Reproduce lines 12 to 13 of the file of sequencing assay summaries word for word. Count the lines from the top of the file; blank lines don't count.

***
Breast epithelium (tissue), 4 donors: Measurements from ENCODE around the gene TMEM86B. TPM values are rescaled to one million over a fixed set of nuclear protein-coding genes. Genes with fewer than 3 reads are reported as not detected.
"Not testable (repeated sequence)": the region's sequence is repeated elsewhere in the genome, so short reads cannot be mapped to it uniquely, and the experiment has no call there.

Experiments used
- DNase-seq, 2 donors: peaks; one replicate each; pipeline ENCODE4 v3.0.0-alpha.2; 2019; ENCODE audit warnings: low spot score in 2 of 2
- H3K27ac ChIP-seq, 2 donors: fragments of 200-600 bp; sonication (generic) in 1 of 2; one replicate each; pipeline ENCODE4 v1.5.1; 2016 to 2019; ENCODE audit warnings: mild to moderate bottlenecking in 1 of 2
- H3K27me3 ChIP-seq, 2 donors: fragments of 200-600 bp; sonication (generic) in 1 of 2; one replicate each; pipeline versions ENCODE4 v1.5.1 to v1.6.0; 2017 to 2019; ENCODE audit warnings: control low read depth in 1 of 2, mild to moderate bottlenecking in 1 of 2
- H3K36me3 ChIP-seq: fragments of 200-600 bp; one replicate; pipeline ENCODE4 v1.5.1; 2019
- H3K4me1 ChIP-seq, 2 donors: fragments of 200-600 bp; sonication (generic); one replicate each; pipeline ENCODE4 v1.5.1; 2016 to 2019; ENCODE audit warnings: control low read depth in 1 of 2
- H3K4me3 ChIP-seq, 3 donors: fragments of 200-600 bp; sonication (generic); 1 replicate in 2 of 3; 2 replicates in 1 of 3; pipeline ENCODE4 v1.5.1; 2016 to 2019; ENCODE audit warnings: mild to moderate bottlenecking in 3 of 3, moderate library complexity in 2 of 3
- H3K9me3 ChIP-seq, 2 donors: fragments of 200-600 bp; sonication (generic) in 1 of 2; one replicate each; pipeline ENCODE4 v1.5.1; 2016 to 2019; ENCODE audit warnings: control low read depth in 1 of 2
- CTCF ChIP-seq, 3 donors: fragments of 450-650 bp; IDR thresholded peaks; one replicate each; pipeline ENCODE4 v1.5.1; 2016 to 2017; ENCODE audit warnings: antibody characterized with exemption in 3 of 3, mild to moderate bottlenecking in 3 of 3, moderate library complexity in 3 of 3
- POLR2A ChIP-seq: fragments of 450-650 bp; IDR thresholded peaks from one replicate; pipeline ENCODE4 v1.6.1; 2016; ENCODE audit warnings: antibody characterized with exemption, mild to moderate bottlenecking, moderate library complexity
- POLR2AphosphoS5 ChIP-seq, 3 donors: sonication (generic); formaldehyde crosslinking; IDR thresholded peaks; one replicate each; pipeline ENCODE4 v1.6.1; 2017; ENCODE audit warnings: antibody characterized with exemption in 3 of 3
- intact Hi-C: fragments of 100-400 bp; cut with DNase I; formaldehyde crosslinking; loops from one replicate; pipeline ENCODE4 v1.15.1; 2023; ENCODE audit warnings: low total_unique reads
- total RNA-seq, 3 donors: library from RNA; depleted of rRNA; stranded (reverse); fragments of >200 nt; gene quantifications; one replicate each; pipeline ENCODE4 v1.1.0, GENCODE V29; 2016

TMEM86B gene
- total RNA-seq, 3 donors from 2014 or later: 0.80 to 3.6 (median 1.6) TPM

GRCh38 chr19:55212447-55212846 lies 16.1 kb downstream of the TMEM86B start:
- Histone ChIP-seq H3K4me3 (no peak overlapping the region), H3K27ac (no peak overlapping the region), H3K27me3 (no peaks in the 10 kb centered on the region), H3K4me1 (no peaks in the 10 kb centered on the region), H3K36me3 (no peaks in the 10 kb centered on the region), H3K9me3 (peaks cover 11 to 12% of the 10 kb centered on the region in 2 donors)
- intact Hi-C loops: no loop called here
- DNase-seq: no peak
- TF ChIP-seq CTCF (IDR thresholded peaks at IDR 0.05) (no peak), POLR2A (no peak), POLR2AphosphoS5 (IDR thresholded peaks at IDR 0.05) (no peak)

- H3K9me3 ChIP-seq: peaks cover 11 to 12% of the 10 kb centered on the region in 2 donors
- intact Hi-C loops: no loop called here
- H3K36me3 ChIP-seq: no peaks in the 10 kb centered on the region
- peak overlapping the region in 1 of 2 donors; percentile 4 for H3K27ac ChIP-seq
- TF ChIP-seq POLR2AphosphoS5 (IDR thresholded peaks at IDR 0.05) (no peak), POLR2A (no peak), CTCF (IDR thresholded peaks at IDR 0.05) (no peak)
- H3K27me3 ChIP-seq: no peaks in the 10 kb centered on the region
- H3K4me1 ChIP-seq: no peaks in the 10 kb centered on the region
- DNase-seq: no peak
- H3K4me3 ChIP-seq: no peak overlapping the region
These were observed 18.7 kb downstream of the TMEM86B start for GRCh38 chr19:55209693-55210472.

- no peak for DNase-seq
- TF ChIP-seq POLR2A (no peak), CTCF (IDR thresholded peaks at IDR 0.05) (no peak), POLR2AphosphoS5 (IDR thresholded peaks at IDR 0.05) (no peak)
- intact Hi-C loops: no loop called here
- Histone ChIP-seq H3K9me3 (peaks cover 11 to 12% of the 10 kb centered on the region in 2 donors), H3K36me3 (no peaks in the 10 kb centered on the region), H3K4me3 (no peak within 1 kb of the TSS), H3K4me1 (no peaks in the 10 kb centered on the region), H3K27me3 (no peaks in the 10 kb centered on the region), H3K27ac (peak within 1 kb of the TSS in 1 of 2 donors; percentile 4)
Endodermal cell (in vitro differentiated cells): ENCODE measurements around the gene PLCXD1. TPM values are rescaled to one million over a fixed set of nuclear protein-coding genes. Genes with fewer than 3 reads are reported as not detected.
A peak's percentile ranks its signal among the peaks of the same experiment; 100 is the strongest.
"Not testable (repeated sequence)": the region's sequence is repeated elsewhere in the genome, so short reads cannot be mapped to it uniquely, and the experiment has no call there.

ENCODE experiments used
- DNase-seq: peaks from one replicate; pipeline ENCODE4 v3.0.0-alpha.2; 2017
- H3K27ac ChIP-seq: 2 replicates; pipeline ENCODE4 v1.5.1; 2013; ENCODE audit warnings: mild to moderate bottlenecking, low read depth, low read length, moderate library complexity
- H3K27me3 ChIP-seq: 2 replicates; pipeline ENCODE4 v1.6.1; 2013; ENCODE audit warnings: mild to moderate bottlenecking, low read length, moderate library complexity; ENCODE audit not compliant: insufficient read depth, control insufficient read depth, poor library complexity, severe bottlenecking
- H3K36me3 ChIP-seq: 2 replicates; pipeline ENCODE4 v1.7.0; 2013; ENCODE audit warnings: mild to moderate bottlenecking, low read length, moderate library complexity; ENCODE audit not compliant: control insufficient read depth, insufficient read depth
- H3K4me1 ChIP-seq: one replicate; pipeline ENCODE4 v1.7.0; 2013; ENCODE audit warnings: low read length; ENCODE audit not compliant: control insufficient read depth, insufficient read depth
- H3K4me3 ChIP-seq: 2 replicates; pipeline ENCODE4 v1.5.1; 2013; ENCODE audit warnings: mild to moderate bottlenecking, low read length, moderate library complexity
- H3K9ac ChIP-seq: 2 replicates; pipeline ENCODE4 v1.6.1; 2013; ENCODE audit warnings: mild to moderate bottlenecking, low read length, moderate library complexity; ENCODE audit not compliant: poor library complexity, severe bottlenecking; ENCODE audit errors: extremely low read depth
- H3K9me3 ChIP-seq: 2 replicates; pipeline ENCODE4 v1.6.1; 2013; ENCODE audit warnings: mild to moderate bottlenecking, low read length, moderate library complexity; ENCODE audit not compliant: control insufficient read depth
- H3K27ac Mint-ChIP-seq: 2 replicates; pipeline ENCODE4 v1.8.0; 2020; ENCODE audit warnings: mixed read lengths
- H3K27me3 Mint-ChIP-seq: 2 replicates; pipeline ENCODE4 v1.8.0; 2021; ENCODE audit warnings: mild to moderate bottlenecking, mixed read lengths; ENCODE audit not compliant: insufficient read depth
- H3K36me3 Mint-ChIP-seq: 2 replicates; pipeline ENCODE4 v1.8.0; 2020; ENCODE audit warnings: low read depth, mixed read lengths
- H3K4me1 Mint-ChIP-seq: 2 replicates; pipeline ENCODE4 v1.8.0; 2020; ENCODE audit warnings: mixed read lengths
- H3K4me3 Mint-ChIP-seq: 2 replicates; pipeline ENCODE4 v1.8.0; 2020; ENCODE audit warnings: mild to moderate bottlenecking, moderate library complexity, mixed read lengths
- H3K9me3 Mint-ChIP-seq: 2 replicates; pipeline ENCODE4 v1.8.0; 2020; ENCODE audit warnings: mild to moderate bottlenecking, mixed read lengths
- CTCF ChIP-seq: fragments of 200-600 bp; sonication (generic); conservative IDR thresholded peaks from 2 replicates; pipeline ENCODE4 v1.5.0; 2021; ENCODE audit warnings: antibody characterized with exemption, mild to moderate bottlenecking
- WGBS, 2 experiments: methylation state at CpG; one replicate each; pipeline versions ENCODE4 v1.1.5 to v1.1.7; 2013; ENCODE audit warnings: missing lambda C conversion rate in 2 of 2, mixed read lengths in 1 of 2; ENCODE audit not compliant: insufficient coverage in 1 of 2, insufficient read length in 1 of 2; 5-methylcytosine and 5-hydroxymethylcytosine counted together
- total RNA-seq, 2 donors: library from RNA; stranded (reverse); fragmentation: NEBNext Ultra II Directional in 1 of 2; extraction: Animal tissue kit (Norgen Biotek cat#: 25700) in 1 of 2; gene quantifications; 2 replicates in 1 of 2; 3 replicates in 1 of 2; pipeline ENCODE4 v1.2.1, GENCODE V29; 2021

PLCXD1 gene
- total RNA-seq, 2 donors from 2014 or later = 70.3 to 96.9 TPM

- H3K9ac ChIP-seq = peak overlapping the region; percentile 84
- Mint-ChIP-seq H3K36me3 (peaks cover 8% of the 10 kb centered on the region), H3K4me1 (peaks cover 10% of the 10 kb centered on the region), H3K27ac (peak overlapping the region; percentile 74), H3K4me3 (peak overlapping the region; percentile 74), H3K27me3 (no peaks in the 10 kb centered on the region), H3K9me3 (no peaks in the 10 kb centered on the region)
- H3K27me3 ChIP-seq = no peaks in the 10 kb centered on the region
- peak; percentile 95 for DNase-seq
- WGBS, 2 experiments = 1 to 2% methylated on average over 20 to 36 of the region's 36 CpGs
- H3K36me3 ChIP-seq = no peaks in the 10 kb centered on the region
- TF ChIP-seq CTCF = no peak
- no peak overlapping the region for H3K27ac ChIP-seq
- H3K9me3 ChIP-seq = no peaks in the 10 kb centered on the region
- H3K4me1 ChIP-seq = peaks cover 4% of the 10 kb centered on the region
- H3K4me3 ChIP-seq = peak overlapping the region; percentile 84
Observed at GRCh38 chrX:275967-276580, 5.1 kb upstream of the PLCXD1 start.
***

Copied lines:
- POLR2A ChIP-seq: fragments of 450-650 bp; IDR thresholded peaks from one replicate; pipeline ENCODE4 v1.6.1; 2016; ENCODE audit warnings: antibody characterized with exemption, mild to moderate bottlenecking, moderate library complexity
- POLR2AphosphoS5 ChIP-seq, 3 donors: sonication (generic); formaldehyde crosslinking; IDR thresholded peaks; one replicate each; pipeline ENCODE4 v1.6.1; 2017; ENCODE audit warnings: antibody characterized with exemption in 3 of 3